The IMF rescue package of $43bn had its price. Subsidies and tariffs have to be cut, monopolies eliminated and many government projects cancelled. 5% growth is needed to absorb the 2.4m workers who enter the job market each year. Zero growth is projected. Thousands of Indonesian migrant workers are being sent home from Malaysia and Thailand, countries in the midst of their own crisis. 10,000 workers have been kicked out of Saudi Arabia. Unemployment is set to rise by at least a million to 2.7m. Stagflation is setting in with prices now rising at an annual rate of 60%. Electricity prices are set to treble. With higher fuel prices leading to higher transport costs, workers will need pay increases just to be able to get to work. But companies are cutting wages.

Workers are already on strike in a number of Indonesia's large factories. Many more will follow. After the Ramadan holiday ended in the last week of January, many workers had no jobs to come back to. Thousands will not have been paid the traditional '13th month' annual bonus which they rely on and consider part of their annual wage. 500 workers at one ceramics factory are already on strike protesting at receiving part of their bonus in unsold cups and dishes. Adding to this turmoil is a failed harvest and drought in rural Java, making a mass influx of sacked workers to such areas insupportable. Civil unrest, riots and strikes are inevitable.

In Thailand cuts in the traditional year-end bonuses have led to 3,000 car-parts workers battling with riot police in Bangkok. Last year Thai workers burnt down a Sanyo factory complex when their bonuses were cut. 800,000 Thai workers have recently been made unemployed and with the Thai economy rapidly deteriorating the situation could easily explode.

Meanwhile stockmarkets are booming...

Over the last three years the rise in share prices in the USA has created $3,000bn of new wealth for US investors, at least on paper. The S&P 500 Index rose by 35% in 1995, 23% in 1996 and a further 27% in 1997 - the first time it has risen over 20% for three successive years. The value of US stocks is greater than the country's annual economic output of about $8,000bn, something that did not happen at the peak of the stockmarket boom before the 1929 crash. Over 50m households, mainly middle class families, own shares either directly or in mutual funds - twice as many as in the 1980s. This new stockmarket wealth underpins the US consumer boom. Many people have borrowed massively to maintain their spending. A crash in the stockmarkets would destroy the foundations of middle class prosperity in the USA and generate catastrophic social consequences. This explains the central role the US government has played in ensuring the Asian financial crisis was contained in its impact. The IMF was simply the USA's agent in this process. The necessary condition for continued middle class prosperity and hence social stability in the USA is the poverty and destitution of the southeast Asian people.

The same is true for Britain. Last year the value of shares rose by nearly 25% from £967bn to £1,200bn, a record increase of £233bn in a single year - equivalent to £11,500 for each working person. With the privatisation of social welfare, middle class prosperity can only be sustained if this process continues. Just as in the USA, social stability in Britain, as inequality grows, depends on the allegiance of the middle class and highly-paid working class, that is it depends on a rapacious imperialism.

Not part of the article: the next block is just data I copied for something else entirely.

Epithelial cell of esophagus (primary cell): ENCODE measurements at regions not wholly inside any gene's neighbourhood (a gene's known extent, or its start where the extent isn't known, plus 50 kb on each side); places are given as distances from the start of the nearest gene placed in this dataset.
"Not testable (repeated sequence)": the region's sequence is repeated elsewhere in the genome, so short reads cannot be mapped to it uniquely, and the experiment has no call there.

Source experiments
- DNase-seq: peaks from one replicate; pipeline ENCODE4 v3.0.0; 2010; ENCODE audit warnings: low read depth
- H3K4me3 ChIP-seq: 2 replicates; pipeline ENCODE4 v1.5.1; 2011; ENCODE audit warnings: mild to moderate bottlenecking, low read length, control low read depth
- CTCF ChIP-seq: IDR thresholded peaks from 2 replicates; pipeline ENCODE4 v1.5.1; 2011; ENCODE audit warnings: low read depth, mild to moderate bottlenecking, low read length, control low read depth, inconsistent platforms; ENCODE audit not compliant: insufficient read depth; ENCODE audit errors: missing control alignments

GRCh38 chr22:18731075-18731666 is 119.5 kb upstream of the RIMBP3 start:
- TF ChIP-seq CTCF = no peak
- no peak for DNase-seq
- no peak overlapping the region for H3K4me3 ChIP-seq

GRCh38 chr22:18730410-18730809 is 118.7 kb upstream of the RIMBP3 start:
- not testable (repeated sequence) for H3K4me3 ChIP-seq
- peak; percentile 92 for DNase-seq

Gnawing away at the foundations

What happens in Japan is crucial to the longer-term impact of the Asian financial crisis. It has become clear that the situation is far worse than initially disclosed. The banking system's bad loans are 77 trillion yen ($590bn), nearly three times that originally disclosed. The Japanese government has now announced that it will spend up to 30 trillion yen ($230bn) to rescue the banking system to the great relief of the other imperialist powers. However, with the Japanese economy stagnant, bankruptcies, already at record highs, are increasing. The bad loans problem can only worsen. In addition it is saddled with more than $276bn loans to companies in southeast Asia, many of which are irrecoverable. Further bankruptcies of Japanese financial institutions are to be expected. Little wonder that the international markets are resistant to lend to Japanese banks even in yen.

The impact of the Asian financial crisis on the European Union cannot be dismissed as marginal. Europe has a higher volume of exports to the southeast Asian region than the United States, and a greater banking exposure - $360bn - than the US and Japan combined. The German chemical industry expects a one-third reduction of its growth rate and Deutsche Bank a cut in operating profits by one third. Sales in luxury goods, diamonds, the music industry and electronics have all seen dramatic falls. The Asian crisis is slowly gnawing away at the foundations of international capitalism.

With sharp falls in growth in the major imperialist nations forecast for the coming year, any serious eruption of working class struggle in southeast Asia could be the catalyst for a major collapse of the world's stockmarkets. The social consequences will be enormous. Wherever we are, in the heartlands of imperialism or the devastated countries of southeast Asia, it is clear that capitalism has no answers to the problems facing the vast majority of the world's population. It is time to fight for an alternative. It is time to rebuild socialism.


* See David Yaffe 'Countdown to capitalism's collapse' in Fight Racism! Fight Imperialism! 140 December 1997/January 1998 for discussion of this development and a background to the international financial crisis.